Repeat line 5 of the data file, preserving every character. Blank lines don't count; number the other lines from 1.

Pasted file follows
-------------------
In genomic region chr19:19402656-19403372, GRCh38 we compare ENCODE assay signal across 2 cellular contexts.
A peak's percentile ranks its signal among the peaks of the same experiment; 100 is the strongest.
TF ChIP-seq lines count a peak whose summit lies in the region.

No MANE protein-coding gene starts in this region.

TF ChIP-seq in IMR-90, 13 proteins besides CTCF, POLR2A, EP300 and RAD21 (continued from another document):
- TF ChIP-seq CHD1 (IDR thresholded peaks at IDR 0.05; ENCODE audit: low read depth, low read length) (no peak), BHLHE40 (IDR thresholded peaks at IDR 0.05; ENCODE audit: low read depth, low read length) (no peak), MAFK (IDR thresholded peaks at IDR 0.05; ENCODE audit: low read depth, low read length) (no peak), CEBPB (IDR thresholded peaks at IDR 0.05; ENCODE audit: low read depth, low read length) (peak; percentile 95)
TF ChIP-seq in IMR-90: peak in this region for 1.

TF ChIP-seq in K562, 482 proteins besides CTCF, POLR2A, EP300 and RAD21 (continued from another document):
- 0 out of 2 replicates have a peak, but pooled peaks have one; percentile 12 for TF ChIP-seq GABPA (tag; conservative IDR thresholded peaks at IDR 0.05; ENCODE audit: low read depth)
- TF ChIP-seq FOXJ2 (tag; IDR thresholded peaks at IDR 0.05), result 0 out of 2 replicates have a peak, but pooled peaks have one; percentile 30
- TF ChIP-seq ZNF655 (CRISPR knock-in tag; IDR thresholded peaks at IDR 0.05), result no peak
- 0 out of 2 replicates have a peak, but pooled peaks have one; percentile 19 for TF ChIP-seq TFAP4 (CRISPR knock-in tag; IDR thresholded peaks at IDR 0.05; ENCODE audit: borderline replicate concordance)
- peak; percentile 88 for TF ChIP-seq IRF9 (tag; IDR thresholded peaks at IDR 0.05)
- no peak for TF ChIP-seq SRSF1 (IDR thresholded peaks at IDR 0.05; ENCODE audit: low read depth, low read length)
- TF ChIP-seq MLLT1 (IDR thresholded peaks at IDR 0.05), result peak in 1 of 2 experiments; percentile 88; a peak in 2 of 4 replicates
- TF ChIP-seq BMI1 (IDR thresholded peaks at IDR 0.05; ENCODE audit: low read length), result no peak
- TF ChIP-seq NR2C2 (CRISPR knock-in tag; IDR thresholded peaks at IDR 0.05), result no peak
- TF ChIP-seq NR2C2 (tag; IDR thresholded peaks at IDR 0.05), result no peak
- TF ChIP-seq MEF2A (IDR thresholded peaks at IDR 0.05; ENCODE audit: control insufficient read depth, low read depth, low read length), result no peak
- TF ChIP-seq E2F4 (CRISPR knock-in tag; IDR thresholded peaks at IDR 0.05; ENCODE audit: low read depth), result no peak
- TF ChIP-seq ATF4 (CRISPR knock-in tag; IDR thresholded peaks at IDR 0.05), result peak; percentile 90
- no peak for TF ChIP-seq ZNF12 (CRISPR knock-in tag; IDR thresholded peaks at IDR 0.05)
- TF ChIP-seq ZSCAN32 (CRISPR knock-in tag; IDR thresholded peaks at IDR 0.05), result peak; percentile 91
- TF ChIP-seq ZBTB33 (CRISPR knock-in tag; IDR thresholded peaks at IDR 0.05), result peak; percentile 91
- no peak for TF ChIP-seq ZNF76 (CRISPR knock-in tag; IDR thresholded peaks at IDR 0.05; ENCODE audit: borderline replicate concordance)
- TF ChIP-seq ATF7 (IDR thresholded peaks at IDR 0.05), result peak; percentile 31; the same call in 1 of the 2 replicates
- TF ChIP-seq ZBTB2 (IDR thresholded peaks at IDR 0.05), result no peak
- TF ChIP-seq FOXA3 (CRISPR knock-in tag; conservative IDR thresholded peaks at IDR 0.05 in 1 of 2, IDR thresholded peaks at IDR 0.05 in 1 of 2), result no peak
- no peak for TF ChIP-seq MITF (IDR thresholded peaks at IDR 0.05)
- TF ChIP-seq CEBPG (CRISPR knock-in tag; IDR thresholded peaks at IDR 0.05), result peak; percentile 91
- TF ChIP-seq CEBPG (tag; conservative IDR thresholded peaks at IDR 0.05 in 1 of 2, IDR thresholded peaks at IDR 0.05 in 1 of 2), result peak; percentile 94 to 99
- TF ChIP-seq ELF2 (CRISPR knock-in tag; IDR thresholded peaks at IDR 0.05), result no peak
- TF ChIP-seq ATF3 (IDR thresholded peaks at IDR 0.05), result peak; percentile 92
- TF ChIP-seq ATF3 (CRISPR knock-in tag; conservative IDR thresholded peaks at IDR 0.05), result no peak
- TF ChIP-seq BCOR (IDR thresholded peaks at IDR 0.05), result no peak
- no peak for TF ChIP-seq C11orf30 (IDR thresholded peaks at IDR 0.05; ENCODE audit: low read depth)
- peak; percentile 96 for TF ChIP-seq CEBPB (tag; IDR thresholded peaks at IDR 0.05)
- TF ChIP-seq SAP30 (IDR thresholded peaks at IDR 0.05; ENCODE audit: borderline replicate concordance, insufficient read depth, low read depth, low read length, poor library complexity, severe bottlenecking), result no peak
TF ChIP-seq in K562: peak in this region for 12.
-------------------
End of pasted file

TF ChIP-seq in IMR-90, 13 proteins besides CTCF, POLR2A, EP300 and RAD21 (continued from another document):